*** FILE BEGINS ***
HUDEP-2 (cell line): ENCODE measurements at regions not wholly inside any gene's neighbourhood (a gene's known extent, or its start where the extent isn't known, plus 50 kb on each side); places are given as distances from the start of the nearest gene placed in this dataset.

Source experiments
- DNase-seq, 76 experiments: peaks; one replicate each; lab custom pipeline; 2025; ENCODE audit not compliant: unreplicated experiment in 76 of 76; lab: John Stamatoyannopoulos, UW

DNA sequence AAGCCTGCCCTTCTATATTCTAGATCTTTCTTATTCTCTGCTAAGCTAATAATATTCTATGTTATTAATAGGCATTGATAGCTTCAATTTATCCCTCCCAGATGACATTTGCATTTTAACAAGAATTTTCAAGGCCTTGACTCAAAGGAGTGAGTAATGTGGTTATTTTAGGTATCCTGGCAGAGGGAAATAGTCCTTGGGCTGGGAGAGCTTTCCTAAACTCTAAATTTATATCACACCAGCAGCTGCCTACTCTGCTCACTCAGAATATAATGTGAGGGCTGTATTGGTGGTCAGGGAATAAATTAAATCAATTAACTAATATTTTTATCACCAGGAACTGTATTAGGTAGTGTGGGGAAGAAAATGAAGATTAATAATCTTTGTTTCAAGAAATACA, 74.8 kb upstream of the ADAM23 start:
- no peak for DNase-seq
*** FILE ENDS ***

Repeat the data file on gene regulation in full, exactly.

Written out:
HUDEP-2 (cell line): ENCODE measurements at regions not wholly inside any gene's neighbourhood (a gene's known extent, or its start where the extent isn't known, plus 50 kb on each side); places are given as distances from the start of the nearest gene placed in this dataset.

Source experiments
- DNase-seq, 76 experiments: peaks; one replicate each; lab custom pipeline; 2025; ENCODE audit not compliant: unreplicated experiment in 76 of 76; lab: John Stamatoyannopoulos, UW

DNA sequence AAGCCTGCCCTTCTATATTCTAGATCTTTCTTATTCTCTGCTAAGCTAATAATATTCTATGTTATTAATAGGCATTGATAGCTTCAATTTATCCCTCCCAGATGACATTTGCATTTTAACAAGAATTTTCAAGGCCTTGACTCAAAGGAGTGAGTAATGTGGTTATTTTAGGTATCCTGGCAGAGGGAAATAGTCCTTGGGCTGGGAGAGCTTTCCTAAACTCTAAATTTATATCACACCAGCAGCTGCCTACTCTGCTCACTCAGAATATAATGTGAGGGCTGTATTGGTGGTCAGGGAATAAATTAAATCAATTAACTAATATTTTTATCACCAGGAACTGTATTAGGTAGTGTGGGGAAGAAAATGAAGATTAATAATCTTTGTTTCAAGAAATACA, 74.8 kb upstream of the ADAM23 start:
- no peak for DNase-seq